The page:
by Rachael Bloom
Ketamine? Isn’t that a tranquiliser?
Ketamine is a sedative which is most often used as an anaesthetic in operations. However, at much lower doses it has been shown to significantly improve symptoms in disorders such as major depression and obsessive-compulsive disorder and to be effective in pain management.
So what’s that got to do with Rett Syndrome?
Professor David Katz at Case Western Reserve University School of Medicine in Ohio, USA, has studied the impact of Ketamine on Rett mice.
Rett mice show imbalances in nerve cell activity in their brain. In some areas of the brain there is too much activity and in some, there is not enough.
Professor Katz gave Ketamine to Rett mice in an attempt to correct these imbalances. Even at low doses, this imbalance in brain activity was corrected. There were also significant improvements in neurological function, including breathing and reactions to sensory stimuli.
What will happen next?
The Case Western Reserve and Cleveland Clinic researchers will soon be launching a two-year clinical trial using low doses of Ketamine in up to 35 individuals with Rett Syndrome.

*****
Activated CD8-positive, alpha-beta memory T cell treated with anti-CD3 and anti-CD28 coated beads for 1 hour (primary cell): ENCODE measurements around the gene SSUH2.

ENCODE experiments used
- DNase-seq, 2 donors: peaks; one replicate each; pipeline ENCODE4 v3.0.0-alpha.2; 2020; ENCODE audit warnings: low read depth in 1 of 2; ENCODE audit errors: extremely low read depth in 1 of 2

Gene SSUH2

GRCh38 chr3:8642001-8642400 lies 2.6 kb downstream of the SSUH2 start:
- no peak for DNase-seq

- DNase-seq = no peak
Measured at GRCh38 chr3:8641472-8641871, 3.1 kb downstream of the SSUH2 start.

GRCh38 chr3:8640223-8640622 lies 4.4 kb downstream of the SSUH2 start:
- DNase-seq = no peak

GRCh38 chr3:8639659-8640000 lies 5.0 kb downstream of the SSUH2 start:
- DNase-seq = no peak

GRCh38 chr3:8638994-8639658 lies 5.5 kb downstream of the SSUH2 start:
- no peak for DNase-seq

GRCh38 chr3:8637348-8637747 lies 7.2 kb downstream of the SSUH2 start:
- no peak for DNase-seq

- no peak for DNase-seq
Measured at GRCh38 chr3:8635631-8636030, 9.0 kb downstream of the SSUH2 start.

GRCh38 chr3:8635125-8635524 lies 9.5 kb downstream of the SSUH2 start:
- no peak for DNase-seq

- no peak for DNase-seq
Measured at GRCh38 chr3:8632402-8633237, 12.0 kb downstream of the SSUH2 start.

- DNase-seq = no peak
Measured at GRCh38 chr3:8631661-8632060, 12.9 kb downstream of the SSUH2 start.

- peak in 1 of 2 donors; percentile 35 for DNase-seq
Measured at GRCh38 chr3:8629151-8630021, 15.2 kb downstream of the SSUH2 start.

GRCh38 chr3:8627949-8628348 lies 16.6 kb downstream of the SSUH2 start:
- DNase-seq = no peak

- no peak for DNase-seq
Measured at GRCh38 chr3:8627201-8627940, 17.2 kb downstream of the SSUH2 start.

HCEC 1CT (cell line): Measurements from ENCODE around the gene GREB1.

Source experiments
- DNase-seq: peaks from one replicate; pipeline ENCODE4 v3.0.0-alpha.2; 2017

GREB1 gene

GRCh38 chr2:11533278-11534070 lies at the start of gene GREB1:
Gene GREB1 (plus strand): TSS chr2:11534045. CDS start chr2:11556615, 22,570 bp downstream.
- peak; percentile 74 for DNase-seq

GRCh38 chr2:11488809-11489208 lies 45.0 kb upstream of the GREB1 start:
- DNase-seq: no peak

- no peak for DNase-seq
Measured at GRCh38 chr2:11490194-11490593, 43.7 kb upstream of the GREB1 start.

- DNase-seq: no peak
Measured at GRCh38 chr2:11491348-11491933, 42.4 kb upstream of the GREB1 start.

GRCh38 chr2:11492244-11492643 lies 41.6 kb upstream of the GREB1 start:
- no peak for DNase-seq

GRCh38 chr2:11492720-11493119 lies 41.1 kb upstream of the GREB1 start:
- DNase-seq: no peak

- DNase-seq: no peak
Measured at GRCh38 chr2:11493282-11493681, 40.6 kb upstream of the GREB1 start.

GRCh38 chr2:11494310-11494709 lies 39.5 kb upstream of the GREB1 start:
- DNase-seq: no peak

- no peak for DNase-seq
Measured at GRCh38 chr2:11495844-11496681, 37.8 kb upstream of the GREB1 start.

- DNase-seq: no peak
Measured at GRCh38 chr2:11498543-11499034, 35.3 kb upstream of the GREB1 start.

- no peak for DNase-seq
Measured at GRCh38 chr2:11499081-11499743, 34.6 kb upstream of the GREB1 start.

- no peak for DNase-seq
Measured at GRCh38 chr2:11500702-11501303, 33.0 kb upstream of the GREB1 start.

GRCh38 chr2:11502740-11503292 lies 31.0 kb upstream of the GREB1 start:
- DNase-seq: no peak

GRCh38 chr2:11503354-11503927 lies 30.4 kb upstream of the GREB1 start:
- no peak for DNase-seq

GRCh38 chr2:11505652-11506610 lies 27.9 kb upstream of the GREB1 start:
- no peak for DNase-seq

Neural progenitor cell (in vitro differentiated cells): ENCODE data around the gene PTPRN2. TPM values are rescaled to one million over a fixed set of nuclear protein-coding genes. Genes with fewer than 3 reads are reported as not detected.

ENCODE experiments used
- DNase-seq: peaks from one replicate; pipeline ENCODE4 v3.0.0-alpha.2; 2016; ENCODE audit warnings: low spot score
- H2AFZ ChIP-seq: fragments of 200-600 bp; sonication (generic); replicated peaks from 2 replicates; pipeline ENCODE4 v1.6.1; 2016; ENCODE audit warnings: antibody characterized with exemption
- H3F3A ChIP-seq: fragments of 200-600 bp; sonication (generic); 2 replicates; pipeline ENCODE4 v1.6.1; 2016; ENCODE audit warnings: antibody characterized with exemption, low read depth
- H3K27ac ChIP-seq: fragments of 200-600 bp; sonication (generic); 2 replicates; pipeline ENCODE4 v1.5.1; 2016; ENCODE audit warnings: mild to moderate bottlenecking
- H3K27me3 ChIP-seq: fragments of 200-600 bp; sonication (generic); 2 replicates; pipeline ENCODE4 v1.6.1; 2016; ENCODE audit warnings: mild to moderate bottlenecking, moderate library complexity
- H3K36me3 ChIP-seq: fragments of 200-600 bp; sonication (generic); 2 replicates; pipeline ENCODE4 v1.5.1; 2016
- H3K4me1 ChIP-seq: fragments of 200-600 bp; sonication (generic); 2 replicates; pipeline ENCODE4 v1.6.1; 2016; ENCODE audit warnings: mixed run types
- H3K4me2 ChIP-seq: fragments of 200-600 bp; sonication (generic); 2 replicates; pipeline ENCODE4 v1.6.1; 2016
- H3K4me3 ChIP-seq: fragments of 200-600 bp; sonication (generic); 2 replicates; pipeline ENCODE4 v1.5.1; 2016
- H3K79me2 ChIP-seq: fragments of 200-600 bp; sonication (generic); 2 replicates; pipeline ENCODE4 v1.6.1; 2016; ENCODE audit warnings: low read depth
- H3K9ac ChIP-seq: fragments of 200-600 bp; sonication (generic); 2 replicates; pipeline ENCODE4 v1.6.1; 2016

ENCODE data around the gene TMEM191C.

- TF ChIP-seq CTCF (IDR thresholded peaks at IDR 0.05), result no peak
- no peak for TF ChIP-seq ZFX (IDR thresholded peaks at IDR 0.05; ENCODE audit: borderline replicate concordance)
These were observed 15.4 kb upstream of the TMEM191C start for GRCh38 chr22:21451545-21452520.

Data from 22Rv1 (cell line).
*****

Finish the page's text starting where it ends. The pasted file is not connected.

The trial will focus primarily on measuring changes in breathing patterns and overall severity of the patients’ condition.
Each participant will receive placebo* as well as different doses of Ketamine in a random order.
Comparing these results will enable researchers to work out if ketamine is effective as a treatment for Rett Syndrome and if so, what dose is best.
If the trial is successful, the next step will be to test whether the drug can be given on an on-going basis, rather than just a few doses.
Please note that no information is currently available re recruiting for this trial. You can find further information about current clinical trials for Rett Syndrome here.
*A placebo is a substance which has no effect, which is used to test drugs because sometimes a patient’s condition can improve or can be reported to improve, just because of the expectation that it will. This is known as the ‘placebo effect.’